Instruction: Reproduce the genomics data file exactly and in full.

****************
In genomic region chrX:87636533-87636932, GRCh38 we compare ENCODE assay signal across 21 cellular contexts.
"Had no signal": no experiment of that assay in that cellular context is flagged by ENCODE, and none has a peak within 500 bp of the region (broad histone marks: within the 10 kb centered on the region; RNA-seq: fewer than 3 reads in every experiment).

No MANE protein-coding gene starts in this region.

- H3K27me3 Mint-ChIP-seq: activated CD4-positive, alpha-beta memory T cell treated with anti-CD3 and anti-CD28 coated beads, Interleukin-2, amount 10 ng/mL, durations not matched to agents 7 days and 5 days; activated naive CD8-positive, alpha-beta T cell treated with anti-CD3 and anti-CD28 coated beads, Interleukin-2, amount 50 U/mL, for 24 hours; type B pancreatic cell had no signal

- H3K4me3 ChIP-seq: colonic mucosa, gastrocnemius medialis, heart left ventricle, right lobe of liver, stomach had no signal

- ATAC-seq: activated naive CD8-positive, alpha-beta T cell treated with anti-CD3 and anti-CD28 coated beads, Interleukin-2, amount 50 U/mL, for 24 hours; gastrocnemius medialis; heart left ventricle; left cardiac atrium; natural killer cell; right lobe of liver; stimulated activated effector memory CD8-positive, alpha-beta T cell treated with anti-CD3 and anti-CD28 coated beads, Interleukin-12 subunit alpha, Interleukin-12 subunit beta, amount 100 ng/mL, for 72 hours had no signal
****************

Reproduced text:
In genomic region chrX:87636533-87636932, GRCh38 we compare ENCODE assay signal across 21 cellular contexts.
"Had no signal": no experiment of that assay in that cellular context is flagged by ENCODE, and none has a peak within 500 bp of the region (broad histone marks: within the 10 kb centered on the region; RNA-seq: fewer than 3 reads in every experiment).

No MANE protein-coding gene starts in this region.

- H3K27me3 Mint-ChIP-seq: activated CD4-positive, alpha-beta memory T cell treated with anti-CD3 and anti-CD28 coated beads, Interleukin-2, amount 10 ng/mL, durations not matched to agents 7 days and 5 days; activated naive CD8-positive, alpha-beta T cell treated with anti-CD3 and anti-CD28 coated beads, Interleukin-2, amount 50 U/mL, for 24 hours; type B pancreatic cell had no signal

- H3K4me3 ChIP-seq: colonic mucosa, gastrocnemius medialis, heart left ventricle, right lobe of liver, stomach had no signal

- ATAC-seq: activated naive CD8-positive, alpha-beta T cell treated with anti-CD3 and anti-CD28 coated beads, Interleukin-2, amount 50 U/mL, for 24 hours; gastrocnemius medialis; heart left ventricle; left cardiac atrium; natural killer cell; right lobe of liver; stimulated activated effector memory CD8-positive, alpha-beta T cell treated with anti-CD3 and anti-CD28 coated beads, Interleukin-12 subunit alpha, Interleukin-12 subunit beta, amount 100 ng/mL, for 72 hours had no signal